Proportional Measurement of Buddha's Head in Thangka Painting
The upper part of the Usnisa, also called the "Jewel-Tip" (nor.tog), is two small units in height. Narrow at the tip and wide at the base like a jewel. Below this, the main part of the Usnisa is four small units high and four wide. It is in the shape of an inverted alms-bowl or a pile of grain.
The hair of the head is four and one-half small units from crown to hairline and shaped like an inverted pan. The forehead is nine small units wide; from the center of the hairline, it curves gradually to both sides like a bow.
At a point four small units below the hairline, in the center of the forehead, is the Urna or mid-brow point (mdzod, spu). Formed by thirty-two fine white hairs coiled to the right. It is drawn as a round dot with a diameter of one small unit.
The eyebrows begin with three basic units (or three-quarters of a small unit) to the right and left of the urna. They are four small units long, one basic unit thick in their centers. And curved in shape like crescent moons.
One small unit below the Urna is the lower lines of the eyes. The eyes are drawn as the "gaze of the fourth level of Dhyana (meditative stability)." And are one small unit to either side of the central vertical line. The eyes are four small units long and one basic unit wide, shaped like bows. The upper lines are tapered thinner, the lower lines thicker, and curved upwards.
The inner and outer corners of the eyes are red for one-half of a small unit's width. The central white of the eyeball being three small units wide. In the center is the Iris (also, ‘kalita'), round and one small unit (diameter).
In the center of that is the Pupil ('sutali'), round with a diameter of one-fifth of a small unit. Surrounding the pupils is a band one-fifth of a small unit wide, called the 'Rim' (mu.khyud).
Surrounding the pupils is a band one-fifth of a small unit wide, called the 'Rim' (mu.khyud).
This band is traditionally yellow for peaceful divinities. And red and blue for the wrathful ones. The pupil is black, the eyeball veined with red. The eyes are clearly detailed, wide, and lovely. With the outer corners pointing towards the orifices of the ears.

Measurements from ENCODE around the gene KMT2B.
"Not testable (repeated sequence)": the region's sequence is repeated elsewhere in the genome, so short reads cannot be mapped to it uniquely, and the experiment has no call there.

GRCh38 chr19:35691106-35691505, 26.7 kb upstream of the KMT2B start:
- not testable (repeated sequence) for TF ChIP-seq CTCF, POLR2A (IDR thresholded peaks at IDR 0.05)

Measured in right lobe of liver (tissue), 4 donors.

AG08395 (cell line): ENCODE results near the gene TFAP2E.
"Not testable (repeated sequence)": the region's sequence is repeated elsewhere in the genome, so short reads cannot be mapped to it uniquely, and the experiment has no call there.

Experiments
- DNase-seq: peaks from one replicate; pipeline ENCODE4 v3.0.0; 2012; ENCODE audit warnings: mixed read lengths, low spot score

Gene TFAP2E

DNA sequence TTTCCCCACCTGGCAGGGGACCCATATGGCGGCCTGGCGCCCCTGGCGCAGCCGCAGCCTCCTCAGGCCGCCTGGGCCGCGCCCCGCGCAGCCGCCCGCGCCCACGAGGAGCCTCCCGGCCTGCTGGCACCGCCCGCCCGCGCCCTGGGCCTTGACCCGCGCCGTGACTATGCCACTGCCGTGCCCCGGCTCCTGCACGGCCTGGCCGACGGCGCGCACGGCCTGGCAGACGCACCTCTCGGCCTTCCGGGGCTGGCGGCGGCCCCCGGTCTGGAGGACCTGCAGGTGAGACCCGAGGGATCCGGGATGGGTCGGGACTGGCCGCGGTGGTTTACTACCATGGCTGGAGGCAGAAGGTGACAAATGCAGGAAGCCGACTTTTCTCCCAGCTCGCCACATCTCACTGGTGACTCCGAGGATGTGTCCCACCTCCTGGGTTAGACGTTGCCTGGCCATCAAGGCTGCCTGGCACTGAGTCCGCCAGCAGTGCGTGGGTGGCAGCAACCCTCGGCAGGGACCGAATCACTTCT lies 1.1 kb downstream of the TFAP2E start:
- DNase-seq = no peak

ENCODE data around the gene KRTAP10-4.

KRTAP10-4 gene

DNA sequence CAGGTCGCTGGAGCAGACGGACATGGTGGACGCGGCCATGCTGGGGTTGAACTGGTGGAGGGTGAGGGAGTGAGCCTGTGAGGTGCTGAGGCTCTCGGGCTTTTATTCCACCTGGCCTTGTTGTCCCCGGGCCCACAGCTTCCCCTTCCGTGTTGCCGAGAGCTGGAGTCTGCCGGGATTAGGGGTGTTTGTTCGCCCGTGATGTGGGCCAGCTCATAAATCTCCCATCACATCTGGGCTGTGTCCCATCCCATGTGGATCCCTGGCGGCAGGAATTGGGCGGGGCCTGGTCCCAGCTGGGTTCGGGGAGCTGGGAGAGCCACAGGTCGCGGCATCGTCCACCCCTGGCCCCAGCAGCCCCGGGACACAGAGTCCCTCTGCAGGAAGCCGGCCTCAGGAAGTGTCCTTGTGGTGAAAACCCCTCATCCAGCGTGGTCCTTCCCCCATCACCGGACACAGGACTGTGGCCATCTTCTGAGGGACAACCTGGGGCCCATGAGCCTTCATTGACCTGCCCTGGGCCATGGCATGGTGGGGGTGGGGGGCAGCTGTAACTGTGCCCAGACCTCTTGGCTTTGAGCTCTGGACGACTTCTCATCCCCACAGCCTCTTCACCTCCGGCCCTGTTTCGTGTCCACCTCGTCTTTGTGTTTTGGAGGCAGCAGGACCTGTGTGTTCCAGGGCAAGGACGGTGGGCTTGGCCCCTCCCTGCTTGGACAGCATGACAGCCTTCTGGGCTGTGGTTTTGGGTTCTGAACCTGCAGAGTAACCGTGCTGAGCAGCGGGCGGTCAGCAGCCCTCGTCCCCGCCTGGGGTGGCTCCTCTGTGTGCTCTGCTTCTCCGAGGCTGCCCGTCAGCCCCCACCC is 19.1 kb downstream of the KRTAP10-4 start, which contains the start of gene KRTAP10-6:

From the mid-brow point (Urna) to the tip of the nose is a distance of four small units. And the tip of the nose is two small units wide. The bridge of the nose between the two nostrils is one-half of a small unit wide. The nostrils are each one-half of a small unit wide. The fleshy outer rims are each one-half of a small unit in thickness. Although some artists draw the nostrils and bridge of the nose one small unit each in width, this is somewhat lacking in beauty.
From the base of the nose to the upper lip is a distance of one small unit. The area above the upper lip has the shape of a lotus petal. The upper lip is one-half of a small unit thick, while the middle of the lower lip is a full small unit in thickness. The distance between the dimples is four small units. The lips are curved upwards for one small unit at the corners, in a gentle smile.
There are some traditions where the upper and lower lips are drawn of equal thickness. And the dimples of the smile curving up only six grains (three-quarters of a small unit).
Beneath the lower lip, at a distance of two small units, is the Chin, four small units wide and rounded.
The Earlobes are two small units wide from the outer edge of the face, and four or four and one-half small units at the middle part. The lobes reach to just below the level of the chin.
Besides the jaw, in front of the orifices of the ears, are lobes of flesh shaped like flower petals. They are one-half a small unit wide and high. The orifices themselves are also one-half a small unit long and wide. The folds, termed (komo), are one small unit wide and high. It is encircled by the two-grain wide folds termed the 'shaku’. Outside these are the folds termed 'kani (ka.ni), which are two small units lengthwise and one across. Outside these are the rims of the upper ears, called 'curves' ('khyil.ba), one-half a small unit in width. They arched over the top of the upper ears to curve in to join the head. And circling down to meet the earlobes: these are also termed 'beka patterns'.
Source: Principles of Tibetan Art, by Gega Lama